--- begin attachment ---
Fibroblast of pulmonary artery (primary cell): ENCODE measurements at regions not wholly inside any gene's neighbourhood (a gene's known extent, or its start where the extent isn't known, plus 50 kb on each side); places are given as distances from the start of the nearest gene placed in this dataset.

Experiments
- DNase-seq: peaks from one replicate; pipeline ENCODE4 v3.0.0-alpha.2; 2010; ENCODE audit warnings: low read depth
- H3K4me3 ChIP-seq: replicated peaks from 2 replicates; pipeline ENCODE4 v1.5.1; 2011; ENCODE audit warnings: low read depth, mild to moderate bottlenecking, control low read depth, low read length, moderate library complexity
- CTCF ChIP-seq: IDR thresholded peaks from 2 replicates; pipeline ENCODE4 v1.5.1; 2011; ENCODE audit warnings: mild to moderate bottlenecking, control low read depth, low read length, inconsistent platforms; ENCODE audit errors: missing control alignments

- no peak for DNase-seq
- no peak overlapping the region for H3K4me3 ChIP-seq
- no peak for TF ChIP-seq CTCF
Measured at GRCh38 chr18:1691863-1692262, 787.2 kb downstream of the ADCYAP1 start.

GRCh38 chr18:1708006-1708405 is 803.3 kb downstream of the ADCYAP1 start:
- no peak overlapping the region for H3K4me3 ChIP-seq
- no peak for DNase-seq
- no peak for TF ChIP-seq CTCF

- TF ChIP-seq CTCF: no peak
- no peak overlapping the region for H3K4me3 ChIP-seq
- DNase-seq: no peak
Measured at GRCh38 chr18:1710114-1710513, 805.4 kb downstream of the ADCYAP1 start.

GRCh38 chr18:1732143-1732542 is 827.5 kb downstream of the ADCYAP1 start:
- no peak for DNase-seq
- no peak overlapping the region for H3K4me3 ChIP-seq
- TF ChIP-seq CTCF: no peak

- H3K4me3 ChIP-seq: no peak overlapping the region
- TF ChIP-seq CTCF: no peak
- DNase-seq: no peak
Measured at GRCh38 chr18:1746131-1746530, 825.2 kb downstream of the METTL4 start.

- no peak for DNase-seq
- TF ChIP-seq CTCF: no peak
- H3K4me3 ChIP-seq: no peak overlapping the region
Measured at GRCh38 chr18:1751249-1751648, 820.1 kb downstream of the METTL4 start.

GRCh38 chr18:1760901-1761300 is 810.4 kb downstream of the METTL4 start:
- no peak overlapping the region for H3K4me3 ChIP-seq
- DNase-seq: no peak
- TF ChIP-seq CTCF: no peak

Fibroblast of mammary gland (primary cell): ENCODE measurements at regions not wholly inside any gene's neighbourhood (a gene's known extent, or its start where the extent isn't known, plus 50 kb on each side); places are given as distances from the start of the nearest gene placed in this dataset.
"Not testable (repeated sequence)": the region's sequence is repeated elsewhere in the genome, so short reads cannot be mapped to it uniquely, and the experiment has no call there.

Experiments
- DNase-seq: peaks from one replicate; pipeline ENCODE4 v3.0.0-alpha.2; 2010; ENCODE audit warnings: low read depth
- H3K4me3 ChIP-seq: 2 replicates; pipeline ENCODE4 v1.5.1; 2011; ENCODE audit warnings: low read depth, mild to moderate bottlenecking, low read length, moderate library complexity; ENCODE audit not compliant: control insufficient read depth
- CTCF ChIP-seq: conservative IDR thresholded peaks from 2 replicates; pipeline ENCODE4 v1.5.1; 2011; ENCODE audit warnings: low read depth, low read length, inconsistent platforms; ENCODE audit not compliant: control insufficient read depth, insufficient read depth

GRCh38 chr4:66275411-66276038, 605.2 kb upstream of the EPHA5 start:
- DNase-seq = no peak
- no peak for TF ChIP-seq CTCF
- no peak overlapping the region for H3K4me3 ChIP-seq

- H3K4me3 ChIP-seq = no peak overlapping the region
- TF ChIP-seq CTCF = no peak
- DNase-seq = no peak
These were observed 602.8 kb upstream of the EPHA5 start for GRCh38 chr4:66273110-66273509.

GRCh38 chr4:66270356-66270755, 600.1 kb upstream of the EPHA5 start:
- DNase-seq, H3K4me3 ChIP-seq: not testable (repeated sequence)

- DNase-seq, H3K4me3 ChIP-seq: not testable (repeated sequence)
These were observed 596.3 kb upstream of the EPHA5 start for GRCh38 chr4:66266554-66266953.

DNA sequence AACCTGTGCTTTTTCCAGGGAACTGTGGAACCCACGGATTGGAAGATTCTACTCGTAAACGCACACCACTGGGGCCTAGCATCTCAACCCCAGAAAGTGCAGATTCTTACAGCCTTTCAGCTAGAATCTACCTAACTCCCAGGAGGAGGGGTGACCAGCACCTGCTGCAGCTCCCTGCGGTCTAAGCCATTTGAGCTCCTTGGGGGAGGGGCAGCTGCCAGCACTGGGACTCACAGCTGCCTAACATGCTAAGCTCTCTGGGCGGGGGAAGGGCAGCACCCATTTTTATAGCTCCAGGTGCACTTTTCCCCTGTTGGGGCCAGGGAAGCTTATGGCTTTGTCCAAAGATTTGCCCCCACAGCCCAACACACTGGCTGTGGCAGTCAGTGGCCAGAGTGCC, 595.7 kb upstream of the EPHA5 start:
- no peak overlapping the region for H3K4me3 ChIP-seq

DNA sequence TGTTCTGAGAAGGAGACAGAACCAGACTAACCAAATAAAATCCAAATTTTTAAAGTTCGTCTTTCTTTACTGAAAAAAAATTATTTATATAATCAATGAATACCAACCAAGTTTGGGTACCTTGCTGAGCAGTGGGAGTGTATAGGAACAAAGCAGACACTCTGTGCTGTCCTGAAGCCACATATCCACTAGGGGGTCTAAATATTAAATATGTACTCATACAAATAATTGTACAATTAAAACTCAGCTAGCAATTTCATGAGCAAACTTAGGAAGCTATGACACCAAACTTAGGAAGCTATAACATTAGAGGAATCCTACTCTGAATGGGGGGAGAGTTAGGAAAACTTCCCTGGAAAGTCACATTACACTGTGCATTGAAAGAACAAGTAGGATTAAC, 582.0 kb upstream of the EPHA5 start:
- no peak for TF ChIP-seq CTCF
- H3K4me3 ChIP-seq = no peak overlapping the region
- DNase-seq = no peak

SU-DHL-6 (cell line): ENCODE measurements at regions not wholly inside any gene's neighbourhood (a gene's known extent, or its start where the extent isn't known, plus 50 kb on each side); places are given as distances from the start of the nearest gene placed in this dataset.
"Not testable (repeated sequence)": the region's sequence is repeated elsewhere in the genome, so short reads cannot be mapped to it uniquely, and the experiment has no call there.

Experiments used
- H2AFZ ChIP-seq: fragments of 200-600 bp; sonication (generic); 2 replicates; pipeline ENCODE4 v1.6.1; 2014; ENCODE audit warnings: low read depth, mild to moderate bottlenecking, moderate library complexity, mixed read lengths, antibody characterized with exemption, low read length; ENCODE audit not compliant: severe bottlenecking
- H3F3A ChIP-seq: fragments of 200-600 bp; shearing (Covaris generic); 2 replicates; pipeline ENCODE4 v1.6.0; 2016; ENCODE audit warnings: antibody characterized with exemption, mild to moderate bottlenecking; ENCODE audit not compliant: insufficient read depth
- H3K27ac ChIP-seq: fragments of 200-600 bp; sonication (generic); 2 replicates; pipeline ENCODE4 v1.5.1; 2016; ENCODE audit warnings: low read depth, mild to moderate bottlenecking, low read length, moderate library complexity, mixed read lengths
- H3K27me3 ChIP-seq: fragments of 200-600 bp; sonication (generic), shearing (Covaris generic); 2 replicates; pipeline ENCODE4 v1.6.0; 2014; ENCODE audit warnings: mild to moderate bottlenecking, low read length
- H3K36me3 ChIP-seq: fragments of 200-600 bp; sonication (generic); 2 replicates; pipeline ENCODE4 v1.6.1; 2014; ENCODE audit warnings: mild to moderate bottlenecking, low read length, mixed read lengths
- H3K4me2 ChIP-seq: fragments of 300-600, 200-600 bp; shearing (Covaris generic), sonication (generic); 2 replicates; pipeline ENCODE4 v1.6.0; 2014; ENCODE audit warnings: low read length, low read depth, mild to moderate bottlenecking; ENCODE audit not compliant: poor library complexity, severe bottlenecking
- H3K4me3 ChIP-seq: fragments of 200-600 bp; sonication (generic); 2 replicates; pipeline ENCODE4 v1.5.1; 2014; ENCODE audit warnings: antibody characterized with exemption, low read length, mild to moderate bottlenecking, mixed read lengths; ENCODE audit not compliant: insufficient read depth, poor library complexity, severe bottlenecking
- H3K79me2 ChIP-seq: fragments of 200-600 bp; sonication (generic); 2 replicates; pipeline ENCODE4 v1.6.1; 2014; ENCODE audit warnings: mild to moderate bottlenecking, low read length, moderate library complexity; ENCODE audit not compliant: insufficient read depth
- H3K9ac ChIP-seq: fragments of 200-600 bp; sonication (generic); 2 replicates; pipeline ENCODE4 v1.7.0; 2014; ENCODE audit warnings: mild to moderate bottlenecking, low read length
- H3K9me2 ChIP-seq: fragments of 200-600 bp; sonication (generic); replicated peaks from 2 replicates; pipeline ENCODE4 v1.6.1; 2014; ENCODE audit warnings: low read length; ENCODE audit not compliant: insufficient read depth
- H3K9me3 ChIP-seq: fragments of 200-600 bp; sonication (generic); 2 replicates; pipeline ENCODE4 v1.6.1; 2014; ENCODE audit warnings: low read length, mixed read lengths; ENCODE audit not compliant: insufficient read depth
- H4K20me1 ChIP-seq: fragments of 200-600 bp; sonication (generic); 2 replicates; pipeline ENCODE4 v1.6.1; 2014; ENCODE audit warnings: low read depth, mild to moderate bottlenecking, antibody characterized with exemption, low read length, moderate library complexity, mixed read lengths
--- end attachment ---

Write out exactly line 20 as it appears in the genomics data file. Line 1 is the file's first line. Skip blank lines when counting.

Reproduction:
- no peak overlapping the region for H3K4me3 ChIP-seq